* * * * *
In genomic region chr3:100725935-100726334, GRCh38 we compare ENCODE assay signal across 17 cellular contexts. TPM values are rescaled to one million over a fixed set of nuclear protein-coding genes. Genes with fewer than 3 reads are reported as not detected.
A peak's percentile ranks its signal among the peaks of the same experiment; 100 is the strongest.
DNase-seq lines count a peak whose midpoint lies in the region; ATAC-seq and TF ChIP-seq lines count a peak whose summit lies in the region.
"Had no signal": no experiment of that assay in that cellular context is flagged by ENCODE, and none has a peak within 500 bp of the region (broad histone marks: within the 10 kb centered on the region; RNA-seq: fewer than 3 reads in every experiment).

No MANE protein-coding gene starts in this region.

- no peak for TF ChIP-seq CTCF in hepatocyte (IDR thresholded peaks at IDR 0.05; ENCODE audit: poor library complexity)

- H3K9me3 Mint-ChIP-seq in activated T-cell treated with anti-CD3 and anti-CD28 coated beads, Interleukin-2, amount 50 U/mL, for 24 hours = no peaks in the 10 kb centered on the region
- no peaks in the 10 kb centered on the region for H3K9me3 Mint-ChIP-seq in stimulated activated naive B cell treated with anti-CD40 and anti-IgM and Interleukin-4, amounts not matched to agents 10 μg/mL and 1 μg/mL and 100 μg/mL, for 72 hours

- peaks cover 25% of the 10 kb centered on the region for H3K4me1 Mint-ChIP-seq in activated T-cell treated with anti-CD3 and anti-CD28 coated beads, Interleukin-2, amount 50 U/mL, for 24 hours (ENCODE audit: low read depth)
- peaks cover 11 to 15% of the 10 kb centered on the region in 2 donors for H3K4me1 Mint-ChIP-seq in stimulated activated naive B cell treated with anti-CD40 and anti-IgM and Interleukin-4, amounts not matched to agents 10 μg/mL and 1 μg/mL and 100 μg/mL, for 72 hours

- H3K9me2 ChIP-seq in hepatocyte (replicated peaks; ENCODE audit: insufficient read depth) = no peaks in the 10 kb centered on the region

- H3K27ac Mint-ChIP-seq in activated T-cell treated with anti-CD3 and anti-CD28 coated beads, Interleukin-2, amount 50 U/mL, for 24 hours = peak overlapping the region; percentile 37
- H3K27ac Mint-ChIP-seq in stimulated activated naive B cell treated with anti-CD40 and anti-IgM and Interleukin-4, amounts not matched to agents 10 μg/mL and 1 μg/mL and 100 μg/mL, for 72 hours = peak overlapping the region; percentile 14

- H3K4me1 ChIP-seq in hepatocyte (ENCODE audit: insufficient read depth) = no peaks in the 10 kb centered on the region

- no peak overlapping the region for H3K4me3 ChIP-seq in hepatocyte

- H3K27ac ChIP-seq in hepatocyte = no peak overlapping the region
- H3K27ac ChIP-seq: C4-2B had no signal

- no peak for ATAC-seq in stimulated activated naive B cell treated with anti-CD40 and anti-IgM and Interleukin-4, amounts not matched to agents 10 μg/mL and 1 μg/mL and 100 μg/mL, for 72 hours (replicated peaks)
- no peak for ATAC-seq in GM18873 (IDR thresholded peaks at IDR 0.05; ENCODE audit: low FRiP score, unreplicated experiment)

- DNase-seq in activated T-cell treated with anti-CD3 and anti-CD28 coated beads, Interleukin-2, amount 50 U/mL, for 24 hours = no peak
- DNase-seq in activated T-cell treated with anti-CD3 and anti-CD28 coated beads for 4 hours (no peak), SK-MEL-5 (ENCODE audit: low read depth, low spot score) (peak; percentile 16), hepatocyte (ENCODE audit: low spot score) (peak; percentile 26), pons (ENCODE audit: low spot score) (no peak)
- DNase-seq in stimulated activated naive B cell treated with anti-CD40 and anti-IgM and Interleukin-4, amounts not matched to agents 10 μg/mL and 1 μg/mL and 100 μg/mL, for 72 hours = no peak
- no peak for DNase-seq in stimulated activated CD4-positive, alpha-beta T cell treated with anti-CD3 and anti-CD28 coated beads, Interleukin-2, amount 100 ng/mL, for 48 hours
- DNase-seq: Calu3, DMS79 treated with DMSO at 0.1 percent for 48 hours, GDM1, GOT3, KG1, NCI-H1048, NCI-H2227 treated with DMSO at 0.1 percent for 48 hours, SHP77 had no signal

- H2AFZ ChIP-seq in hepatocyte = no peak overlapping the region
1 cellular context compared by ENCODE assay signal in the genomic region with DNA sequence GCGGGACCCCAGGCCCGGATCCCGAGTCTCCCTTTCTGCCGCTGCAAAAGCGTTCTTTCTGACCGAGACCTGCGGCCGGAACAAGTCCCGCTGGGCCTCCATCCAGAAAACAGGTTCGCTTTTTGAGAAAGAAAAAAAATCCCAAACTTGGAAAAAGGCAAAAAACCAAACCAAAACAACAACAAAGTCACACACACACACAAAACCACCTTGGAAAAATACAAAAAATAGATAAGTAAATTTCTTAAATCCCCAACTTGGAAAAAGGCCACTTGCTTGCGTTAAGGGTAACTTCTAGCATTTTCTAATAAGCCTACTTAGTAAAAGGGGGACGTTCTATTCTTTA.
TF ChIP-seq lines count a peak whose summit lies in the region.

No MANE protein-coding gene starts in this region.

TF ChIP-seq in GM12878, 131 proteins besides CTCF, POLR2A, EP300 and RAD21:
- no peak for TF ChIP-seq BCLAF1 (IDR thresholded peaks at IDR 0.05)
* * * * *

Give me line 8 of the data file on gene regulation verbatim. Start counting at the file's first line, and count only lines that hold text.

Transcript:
- no peaks in the 10 kb centered on the region for H3K9me3 Mint-ChIP-seq in stimulated activated naive B cell treated with anti-CD40 and anti-IgM and Interleukin-4, amounts not matched to agents 10 μg/mL and 1 μg/mL and 100 μg/mL, for 72 hours